What Boston Officials Want You to Know About Ebola
It’s important to note right off the bat that the Boston Public Health Commission (BPHC) says the Ebola risk to area residents is very low. And that the press conference they held Wednesday morning is not a scare tactic or a “what if Ebola came to Boston?” type of story. But nonetheless, public health officials are stressing the importance of being prepared and educated about the ongoing spread of Ebola in West African countries.
At this time, officials say Ebola poses little threat to the United States. But, with the outbreak likely to continue for months, and Boston being a hub for medical research, officials have outlined plans just in case the virus is identified in the city.
“While the risk to our residents is very low, it is always better to prepare so that we can appropriately identify and care for suspect cases and work with the community to prevent further illness,” said Dr. Barbara Ferrer, executive director of the BPHC in a statement. “We want a well-coordinated plan in place in the event a case of EVD is found in the city.”
According to a report by BPHC:
Ebola Virus Disease is a serious illness that is spread when a person comes in contact with the body fluids (blood, urine, stool, saliva, sweat, semen or breast milk) of someone who is sick with the disease. The illness is not spread through the air or through water, but can be spread through direct contact with Ebola infected animals.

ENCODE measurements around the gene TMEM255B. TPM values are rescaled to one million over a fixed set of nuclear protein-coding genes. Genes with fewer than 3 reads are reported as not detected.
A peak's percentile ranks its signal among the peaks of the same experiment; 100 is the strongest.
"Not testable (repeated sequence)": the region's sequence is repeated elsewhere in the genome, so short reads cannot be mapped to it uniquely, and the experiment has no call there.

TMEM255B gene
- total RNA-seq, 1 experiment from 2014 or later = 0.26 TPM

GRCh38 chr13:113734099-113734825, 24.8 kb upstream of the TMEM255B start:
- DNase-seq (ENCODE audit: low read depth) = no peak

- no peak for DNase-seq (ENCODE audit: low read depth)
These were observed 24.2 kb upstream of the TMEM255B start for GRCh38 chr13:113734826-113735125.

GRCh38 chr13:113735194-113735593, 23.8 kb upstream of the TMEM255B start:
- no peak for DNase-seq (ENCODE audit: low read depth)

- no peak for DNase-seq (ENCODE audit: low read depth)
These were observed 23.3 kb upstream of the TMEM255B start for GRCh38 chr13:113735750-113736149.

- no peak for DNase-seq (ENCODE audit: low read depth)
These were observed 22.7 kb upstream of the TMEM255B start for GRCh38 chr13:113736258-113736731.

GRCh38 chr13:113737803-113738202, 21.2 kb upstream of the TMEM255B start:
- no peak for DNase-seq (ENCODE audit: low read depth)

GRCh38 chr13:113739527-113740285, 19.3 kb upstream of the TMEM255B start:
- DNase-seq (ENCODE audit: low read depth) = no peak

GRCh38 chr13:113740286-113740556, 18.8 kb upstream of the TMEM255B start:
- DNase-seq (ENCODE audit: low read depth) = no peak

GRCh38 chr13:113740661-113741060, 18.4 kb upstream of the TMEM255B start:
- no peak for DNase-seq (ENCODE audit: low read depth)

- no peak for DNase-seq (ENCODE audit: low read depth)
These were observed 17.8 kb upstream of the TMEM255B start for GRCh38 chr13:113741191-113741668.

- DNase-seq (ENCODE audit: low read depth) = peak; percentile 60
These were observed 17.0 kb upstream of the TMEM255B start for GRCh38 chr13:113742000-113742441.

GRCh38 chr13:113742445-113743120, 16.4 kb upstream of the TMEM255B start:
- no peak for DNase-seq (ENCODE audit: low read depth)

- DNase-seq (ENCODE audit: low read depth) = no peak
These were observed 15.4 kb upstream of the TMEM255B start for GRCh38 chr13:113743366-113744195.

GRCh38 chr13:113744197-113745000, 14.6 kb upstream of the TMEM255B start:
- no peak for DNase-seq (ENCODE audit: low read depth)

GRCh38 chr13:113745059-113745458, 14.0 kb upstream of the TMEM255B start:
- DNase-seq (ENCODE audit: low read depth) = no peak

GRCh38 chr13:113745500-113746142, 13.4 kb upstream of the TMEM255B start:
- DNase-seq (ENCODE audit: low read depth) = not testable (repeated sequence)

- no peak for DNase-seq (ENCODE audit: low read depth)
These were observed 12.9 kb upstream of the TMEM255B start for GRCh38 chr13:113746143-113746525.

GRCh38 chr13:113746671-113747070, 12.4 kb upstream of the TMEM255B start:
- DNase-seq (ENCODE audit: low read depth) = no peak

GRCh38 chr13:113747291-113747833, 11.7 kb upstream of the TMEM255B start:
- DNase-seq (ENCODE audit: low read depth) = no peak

At the press conference, officials talked about the following plans: monitoring for and detecting suspect cases early; partnering with hospitals, EMS, and other key agencies to care for patients and protect health care staff; and performing outreach and education in the community to raise awareness about causes and preventing transmission.
“We know that an important step in preventing the spread of infectious disease is identifying when the illness is in our community,” said Dr. Anita Barry, director of Infectious Disease Bureau at BPHC, in a statement. “We will rely on our tried and true methods of disease surveillance, and our strong partnership with health care facilities and other agencies throughout Boston to assure a heightened state of watchfulness for EVD.”
The BPHC wants residents to know that the city’s public health, hospitals, EMS, and other agencies “have prepared for and practiced what to do in response to a wide variety of emergencies, including infectious disease outbreaks.”
“Through both training and experience, our EMTs and paramedics are well-prepared to safely care for and transport patients with infectious diseases,” said Jim Hooley, Chief of Boston EMS. “Our planning will ensure the highest level of precautions in the event that a suspect case of EVD needs to be transported for care.”
To find out more about Ebola Virus Disease, visit bphc.org/ebola.